The toxicity test results reported were by the method described in the U.S. Pharmacopeia, Vol. XVIII at page 927. In general the method comprises extracting 10 gm samples of tubing with 20 ml. of cotton seed oil at 70° C. for 24 hours. The extract eluate is injected intraperitoneally in groups of 10 Charles River Mice at a dose of 50 mg. eluate per Kg. body weight.
A tube fabricated from 70% by weight polyethylene and 30 % by weight bismuth oxychloride is treated by first steeping in an aqueous dispersion of 15% by weight of dodecylmethylammonium chloride for 16 hours at a temperature of 65° C. The steeped tube is then allowed to cool to room temperature, removed from the steeping dispersion and washed with water at a temperature of 25° C. The washed tube is allowed to dry and is then immersed in an aqueous solution of 90% by weight sodium heparinate for 16 hours at 65° C. The heparinized tube is washed in water at a temperature of 25° C. and then cross-linked by immersion in gluteraldehyde for 4 hours at 65° C. The crosslinked tube is then washed with a solution of Triton-100, 5% by weight in water at 25° C. and dried in a vacuum oven at 50° C. for 1 hour. The dried tube is then washed twice with 70 ml. portions of distilled water and dried again. A representative 10 gm. portion of the tube is then subjected to toxicity testing and a representative length is subjected to blood compatibility testing. The results are shown in Table I, below.
This example is not an example of the invention but is made for comparative purposes.
The procedure for Example 1, supra is repeated in 3 separate runs, except that the 15% dodecylmethylammonium chloride dispersion as used in Example 1 is replaced with 20%, 12% and 2% dispersions, respectively, of tridodecylmethylammonium chloride. The toxicity and blood compatibility test results are set forth in Table I, below.
This example is not an example of the invention but is made for comparative purposes.
Repeating the procedure of Example 1, supra, but replacing the 15% dispersion of dodecylmethylammonium chloride as used therein with a 15% dispersion of didodecylmethylammonium chloride, the toxicity and blood compatibility tests reported in Table I, below, are obtained.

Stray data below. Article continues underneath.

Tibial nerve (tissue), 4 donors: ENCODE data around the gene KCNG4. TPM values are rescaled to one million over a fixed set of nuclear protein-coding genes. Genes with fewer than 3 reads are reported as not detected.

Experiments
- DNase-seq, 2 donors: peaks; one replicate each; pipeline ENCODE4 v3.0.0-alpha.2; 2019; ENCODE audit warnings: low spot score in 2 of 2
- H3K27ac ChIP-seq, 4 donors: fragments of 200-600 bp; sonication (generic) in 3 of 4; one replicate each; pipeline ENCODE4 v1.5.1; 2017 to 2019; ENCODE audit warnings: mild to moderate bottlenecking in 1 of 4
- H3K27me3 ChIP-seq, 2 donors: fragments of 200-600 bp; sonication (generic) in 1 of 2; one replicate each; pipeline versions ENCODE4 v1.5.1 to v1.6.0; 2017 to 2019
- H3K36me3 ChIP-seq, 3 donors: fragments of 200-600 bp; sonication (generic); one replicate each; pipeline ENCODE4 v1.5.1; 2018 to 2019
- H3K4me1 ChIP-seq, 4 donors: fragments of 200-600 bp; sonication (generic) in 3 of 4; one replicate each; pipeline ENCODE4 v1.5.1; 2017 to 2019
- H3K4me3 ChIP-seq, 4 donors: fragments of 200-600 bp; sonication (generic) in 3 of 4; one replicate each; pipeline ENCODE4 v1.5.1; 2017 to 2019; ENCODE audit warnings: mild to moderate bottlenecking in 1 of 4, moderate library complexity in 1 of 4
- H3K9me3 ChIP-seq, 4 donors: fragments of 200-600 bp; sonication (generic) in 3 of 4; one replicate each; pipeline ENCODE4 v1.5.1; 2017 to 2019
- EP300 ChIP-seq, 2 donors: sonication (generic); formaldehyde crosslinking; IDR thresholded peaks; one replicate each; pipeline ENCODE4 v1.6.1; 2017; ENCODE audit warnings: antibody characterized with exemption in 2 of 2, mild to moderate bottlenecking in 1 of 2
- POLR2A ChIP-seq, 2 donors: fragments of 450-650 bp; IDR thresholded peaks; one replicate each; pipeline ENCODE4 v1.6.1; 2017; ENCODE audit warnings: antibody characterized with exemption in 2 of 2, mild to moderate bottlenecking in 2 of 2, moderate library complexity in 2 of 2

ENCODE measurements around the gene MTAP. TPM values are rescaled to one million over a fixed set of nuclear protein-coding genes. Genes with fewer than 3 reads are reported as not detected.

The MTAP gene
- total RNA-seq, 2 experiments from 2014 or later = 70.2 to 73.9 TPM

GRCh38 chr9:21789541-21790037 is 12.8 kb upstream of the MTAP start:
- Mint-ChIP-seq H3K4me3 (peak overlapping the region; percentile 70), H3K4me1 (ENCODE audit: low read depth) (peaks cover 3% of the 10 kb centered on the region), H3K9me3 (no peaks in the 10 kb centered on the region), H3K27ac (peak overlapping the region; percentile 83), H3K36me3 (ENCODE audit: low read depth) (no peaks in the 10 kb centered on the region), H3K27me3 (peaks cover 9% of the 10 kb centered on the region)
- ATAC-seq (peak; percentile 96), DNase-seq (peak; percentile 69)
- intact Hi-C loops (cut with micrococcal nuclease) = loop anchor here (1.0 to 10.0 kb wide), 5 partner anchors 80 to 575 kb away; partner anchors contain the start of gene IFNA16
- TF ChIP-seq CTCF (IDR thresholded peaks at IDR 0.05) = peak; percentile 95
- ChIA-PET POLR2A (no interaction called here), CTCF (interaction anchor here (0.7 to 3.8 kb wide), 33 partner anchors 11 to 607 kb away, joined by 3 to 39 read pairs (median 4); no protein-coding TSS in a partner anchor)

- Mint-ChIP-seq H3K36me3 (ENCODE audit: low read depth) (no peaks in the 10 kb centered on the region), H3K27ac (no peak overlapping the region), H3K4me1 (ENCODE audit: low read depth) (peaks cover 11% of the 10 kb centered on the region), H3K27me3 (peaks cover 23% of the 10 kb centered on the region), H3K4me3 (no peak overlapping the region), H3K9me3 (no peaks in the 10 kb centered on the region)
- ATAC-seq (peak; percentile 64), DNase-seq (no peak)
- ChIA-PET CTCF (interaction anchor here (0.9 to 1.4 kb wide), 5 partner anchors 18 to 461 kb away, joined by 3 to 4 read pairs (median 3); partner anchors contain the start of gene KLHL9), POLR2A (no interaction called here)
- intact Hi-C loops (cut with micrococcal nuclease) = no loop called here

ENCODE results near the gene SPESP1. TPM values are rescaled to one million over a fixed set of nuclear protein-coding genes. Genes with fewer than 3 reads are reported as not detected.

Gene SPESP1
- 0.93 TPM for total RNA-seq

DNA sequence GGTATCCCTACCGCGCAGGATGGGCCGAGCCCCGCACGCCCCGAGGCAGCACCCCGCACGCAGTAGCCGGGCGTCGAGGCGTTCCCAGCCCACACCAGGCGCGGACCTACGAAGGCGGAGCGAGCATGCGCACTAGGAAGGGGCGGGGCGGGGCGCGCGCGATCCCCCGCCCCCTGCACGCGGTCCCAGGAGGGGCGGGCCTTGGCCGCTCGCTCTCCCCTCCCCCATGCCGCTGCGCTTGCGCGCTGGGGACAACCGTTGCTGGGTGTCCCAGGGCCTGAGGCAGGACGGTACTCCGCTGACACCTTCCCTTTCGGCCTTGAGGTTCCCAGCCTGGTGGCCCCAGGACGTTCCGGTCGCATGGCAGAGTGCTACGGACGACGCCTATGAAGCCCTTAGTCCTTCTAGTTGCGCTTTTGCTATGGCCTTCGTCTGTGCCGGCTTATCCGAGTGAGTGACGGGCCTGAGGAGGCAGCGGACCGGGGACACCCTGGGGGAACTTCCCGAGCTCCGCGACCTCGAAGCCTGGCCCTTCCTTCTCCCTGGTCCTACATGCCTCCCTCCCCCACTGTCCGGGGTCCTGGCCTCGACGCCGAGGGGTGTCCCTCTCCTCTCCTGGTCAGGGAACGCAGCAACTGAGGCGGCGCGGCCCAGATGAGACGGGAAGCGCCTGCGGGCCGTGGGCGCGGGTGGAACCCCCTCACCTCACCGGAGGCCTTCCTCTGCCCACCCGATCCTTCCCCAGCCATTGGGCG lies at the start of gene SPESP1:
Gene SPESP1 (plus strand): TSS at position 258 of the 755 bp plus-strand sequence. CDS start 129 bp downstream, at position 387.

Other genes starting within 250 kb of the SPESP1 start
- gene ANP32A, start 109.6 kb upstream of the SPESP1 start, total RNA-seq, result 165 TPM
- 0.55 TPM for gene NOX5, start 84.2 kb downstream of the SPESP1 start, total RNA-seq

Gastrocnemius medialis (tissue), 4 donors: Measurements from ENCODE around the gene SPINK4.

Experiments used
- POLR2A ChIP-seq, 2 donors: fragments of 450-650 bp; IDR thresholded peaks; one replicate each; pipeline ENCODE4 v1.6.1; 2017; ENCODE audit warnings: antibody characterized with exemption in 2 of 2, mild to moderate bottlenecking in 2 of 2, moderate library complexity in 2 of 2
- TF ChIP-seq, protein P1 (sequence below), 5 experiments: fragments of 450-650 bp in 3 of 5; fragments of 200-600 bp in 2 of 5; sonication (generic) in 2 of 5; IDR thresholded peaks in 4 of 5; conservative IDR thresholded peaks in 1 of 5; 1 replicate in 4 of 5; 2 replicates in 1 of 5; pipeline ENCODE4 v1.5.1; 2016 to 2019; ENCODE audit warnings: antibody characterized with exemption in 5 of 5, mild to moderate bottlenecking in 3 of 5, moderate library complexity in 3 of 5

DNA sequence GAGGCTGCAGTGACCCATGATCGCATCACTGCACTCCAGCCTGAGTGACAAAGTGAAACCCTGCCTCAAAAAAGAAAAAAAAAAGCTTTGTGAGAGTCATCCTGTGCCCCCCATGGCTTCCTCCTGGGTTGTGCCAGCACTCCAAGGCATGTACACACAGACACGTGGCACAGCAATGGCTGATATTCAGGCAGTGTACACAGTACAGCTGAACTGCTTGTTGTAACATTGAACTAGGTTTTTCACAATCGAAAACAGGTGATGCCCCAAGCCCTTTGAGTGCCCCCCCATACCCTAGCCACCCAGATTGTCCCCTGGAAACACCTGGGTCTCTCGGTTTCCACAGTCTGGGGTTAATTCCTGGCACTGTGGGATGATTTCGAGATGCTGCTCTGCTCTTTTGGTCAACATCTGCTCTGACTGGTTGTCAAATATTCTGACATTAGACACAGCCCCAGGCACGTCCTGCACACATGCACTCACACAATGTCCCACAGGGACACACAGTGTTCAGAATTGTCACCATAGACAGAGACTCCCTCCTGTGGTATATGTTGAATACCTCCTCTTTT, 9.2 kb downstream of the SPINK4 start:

TABLE I__________________________________________________________________________ Blood Toxicity Compat-Example (No. of ibilityNo. Quart. Complex Conc. Mice Dead Minutes__________________________________________________________________________1 dodecylmethylammonium chloride 15% 0 186.32 tridodecylmethylammonium chloride 20% 5 142.0" 12% 2 48.0" 2% 0 13.53 didodecylmethylammonium chloride 15% 1 106.0__________________________________________________________________________
It will be observed from Table I, above, that, at a desirably effective blood compatibility level, only the tubing of Example 1 provides an acceptable non-toxicity.
The procedure of Example 1, supra, is repeated except that the polyethylene tubing as used therein is replaced with a polyurethane.020 inch ID 12 inch length tube. The toxicity and blood compatibility tests are shown in Table II, below.
This is not an example of the invention, but is provided for comparative purposes.
A representative portion of the polyurethane tubing treated in Example 4, supra, is tested for toxicity and blood compatibility prior to any treatment. The results are shown in Table II, below.
TABLE II______________________________________ Toxicity Blood Compat- (No. of ibilityExample Mice Killed (Minutes)______________________________________4 0 250.05 (control) 0 19.7______________________________________
A stainless steel guidewire coated with a 1% solution of polyurethane in THF, is treated with dodecylmethylammonium chloride and heparin following the general procedure set forth in Example I, supra. The guidewire was then tested for blood compatibility. The test results are set forth in Table III, below.